If you receive a grand jury subpoena and elect to not
cooperate, you may be held in civil contempt. There is a
chance that you may be jailed or imprisoned for the length of
the grand jury in an effort to coerce you to cooperate. Regular
grand juries sit for a basic term of 18 months, which can be
extended up to a total of 24 months. It is lawful to hold you in
order to coerce your cooperation, but unlawful to hold you as a
means of punishment. In rare instances you may face criminal
The Department of Homeland Security includes three agencies
that work on immigration enforcement and immigration
benefits: United States Citizenship and Immigration Services
(USCIS), Immigration and Customs Enforcement (ICE) and
Customs and Border Patrol (CBP). All three bureaus will be
referred to as DHS for the purposes of this pamphlet.
■ Assert your rights. If you do not demand your rights or if you
sign papers waiving your rights, the Department of Homeland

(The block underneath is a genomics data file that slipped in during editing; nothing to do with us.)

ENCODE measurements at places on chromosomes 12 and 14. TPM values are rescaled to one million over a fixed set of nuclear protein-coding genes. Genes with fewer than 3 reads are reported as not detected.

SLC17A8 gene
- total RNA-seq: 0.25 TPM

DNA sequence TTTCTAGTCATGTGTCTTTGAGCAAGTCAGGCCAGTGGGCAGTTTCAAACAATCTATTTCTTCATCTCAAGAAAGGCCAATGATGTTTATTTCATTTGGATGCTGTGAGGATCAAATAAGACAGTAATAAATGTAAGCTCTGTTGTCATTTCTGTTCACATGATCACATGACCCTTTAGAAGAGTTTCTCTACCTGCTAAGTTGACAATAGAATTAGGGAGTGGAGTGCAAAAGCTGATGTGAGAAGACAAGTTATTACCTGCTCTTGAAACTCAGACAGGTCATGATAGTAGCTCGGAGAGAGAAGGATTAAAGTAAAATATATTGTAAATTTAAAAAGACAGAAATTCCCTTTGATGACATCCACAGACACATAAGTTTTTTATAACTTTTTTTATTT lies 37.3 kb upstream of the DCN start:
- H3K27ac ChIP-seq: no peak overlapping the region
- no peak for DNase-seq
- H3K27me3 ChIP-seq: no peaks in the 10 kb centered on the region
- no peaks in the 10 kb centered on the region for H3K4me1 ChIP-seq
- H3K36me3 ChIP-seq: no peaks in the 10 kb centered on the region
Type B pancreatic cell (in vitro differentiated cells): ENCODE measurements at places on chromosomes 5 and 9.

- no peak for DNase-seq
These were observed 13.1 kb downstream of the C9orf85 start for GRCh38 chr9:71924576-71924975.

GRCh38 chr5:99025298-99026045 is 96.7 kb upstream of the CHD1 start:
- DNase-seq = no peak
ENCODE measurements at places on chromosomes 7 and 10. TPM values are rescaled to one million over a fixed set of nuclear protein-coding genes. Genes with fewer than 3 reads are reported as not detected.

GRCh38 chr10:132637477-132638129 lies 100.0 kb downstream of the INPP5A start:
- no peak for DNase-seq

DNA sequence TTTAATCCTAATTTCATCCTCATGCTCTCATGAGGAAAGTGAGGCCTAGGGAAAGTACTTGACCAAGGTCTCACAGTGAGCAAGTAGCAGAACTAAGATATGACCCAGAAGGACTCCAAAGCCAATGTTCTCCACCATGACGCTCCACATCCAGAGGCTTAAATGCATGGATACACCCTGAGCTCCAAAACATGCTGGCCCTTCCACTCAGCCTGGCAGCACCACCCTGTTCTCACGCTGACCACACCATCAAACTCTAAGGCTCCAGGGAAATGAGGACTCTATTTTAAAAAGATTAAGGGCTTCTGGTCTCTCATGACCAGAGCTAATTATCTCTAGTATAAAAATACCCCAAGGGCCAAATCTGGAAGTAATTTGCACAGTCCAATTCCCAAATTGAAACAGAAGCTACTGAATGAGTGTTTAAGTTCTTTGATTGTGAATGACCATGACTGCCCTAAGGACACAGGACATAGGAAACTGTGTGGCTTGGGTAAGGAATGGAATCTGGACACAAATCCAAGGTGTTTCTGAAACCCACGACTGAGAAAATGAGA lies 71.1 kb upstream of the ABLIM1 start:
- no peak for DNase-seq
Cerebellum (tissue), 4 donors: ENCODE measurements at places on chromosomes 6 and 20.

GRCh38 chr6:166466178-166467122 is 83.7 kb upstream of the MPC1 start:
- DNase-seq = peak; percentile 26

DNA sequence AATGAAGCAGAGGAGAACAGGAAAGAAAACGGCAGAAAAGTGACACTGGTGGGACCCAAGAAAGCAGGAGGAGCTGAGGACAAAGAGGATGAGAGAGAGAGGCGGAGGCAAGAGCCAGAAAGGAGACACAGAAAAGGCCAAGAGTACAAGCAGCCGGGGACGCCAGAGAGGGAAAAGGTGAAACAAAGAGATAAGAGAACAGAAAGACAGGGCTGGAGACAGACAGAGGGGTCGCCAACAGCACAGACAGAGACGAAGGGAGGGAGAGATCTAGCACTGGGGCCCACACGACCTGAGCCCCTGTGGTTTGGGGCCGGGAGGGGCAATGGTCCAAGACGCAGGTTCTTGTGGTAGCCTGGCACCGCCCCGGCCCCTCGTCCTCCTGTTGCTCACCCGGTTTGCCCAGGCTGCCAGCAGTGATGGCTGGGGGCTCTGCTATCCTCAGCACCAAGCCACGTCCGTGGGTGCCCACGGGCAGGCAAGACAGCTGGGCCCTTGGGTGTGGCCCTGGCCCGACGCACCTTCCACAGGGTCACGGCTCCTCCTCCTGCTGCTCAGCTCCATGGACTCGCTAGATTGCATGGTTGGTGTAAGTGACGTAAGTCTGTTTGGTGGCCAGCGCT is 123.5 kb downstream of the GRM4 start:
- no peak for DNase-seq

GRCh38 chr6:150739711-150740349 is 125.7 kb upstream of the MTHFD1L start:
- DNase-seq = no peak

Security (DHS) may deport you before you see a lawyer or
an immigration judge. Never sign anything without reading,
understanding and knowing the consequences of signing it.
■ Talk to a lawyer. If possible, carry with you the name and
telephone number of an immigration lawyer who will take
your calls. The immigration laws are hard to understand and
there have been many recent changes. DHS will not explain
your options to you. As soon as you encounter a DHS agent,
call your attorney. If you can’t do it right away, keep trying.
Always talk to an immigration lawyer before leaving the U.S.
Even some legal permanent residents can be barred from
Based on today’s laws, regulations and DHS guidelines, non-
citizens usually have the following rights, no matter what
their immigration status. This information may change, so it
What If I Am Not a Citizen
and the DHS Contacts Me?
is important to contact a lawyer. The following rights apply
to non-citizens who are inside the U.S. Non-citizens at the
border who are trying to enter the U.S. do not have all the